5 min

I like to wear dresses

When a seven-year-old nephew comes out

Credit: Xtra West files

I hadn’t been home to the Yukon for over a year, and had been absent from the fold the last three Christmases. I could hardly wait: I love how rush hour in Whitehorse is seven cars long, and how nobody washes their vehicle until the end of May.

I think my body was designed to function at minus 16 degrees, in the clear, blue cold. I like when the air just starts to sting the backs of your hands, inside of your nostrils and the back of your mouth. I like to skate on lakes. It was only December, and I needed a fix, to shake the grey edge of Vancouver off my shoulders.

I got a chance to go up for the Longest Night Storytelling Festival, and jumped on it.

I hadn’t seen the boys since September 2001, and they were all a foot taller now. It was intermission, and I snuck the three of them backstage.

Galen is five and wide eyed, standing dwarfed in front of the timpani drums. Emile is nonchalant and eight. “I know that,” is his cool response to each of my explanations of rigging and scrims and backlights.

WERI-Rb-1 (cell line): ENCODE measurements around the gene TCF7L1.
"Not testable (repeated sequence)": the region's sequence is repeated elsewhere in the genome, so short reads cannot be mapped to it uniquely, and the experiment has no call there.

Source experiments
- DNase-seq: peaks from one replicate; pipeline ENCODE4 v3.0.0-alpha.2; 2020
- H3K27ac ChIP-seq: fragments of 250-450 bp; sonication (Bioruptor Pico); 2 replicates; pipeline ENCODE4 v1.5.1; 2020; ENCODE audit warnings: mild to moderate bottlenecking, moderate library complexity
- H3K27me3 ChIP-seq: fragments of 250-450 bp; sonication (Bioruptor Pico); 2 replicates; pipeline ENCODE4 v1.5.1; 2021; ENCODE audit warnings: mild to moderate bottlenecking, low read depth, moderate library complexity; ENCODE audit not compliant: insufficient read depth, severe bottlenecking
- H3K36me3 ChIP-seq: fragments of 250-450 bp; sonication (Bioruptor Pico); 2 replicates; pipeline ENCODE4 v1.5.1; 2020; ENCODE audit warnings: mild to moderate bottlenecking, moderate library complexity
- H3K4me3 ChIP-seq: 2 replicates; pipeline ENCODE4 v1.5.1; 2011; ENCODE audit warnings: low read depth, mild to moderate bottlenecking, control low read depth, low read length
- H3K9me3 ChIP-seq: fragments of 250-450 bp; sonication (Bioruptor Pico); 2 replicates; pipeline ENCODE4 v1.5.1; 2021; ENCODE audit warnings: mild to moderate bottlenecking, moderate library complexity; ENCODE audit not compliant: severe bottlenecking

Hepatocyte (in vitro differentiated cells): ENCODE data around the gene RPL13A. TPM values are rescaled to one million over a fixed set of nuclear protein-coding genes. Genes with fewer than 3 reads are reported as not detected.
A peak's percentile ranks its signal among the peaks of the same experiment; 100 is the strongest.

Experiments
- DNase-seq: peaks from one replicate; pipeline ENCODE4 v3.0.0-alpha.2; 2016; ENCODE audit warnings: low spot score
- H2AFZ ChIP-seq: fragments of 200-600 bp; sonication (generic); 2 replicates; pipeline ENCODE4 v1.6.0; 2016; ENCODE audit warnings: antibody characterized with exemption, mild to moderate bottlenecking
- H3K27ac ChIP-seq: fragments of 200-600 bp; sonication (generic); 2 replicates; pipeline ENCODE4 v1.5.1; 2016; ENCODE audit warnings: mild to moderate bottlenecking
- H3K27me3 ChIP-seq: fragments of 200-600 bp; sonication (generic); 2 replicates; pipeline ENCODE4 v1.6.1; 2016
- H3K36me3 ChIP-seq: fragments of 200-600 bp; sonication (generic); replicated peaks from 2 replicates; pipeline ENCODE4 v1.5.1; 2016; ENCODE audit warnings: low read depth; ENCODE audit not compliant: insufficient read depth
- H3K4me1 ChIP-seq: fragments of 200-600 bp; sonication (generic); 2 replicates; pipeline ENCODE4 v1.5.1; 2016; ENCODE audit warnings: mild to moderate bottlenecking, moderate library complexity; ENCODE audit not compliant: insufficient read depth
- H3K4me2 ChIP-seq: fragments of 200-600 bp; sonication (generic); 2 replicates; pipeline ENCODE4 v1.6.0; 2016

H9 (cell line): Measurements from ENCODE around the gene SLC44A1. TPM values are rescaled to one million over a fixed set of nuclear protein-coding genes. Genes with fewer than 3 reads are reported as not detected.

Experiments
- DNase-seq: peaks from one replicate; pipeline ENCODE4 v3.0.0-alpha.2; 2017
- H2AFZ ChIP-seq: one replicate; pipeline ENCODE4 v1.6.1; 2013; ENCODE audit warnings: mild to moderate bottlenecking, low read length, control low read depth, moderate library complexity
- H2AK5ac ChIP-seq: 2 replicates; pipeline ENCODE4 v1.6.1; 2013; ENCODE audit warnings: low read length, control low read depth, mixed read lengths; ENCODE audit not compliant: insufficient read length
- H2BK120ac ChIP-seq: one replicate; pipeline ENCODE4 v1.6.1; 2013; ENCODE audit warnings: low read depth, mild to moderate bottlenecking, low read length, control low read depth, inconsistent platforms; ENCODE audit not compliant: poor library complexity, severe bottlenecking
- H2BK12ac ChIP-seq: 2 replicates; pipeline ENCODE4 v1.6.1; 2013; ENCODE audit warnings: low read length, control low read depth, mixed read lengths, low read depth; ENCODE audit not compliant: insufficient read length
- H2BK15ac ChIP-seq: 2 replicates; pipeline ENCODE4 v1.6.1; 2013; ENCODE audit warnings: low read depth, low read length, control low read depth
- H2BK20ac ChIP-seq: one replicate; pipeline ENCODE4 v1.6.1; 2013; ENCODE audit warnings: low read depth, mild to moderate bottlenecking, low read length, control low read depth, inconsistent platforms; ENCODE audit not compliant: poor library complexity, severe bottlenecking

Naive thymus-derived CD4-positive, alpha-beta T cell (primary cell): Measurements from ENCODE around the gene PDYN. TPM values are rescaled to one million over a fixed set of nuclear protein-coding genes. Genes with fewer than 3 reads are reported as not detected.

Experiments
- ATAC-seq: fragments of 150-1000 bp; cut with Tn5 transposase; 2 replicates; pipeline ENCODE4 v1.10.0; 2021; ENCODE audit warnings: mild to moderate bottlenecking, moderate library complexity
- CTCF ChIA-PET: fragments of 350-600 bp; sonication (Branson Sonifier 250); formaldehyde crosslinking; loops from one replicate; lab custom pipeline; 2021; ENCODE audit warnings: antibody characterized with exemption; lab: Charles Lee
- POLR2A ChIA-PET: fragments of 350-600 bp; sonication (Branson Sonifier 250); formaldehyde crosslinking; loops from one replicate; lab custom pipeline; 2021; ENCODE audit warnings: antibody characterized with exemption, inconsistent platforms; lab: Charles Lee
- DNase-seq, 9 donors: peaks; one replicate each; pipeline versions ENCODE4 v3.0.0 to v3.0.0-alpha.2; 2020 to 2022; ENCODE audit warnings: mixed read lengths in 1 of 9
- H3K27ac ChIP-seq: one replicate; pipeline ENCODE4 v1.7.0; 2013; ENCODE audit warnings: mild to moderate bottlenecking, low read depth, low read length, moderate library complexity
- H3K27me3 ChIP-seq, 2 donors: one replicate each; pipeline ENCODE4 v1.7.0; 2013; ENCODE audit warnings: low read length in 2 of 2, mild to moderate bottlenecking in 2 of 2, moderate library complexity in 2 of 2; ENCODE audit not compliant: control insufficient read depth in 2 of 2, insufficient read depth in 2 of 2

And then there is Frances. Seven and topped with a crown of brown, he is most impressed with my dressing room and the remnants of the backstage fog remaining from the rock star’s set just before intermission. Frances has recently taken up the ukulele, his mother tells me.

I notice Frances is wearing just jeans and a T-shirt, even though the show is more than enough reason to dress up, and he usually never passes up a chance to break out one of his velvet skirts or long, flowing ladies blouses.

My stomach drops for him. Chris, his mom and one of my fondest loves, told me a few months ago that it has started. They have started calling him faggot at school. He is allowing it to fold up the little flower inside him and he now mostly keeps his dresses in the closet and wears them only in the safety and freedom of his own home.

Chris tells me later, when the kids are in bed, that Frances had initially pulled on his long copper velour lace-up blouse, bell-bottoms and pumps when he heard tonight was going to be Uncle Ivan’s big show and they were going to the Arts Centre. When he swooped down the stairs and looked for his mittens Emile reminded him that Sebastian from school was going to be there.

Frances went back to his room and changed into jeans without a word.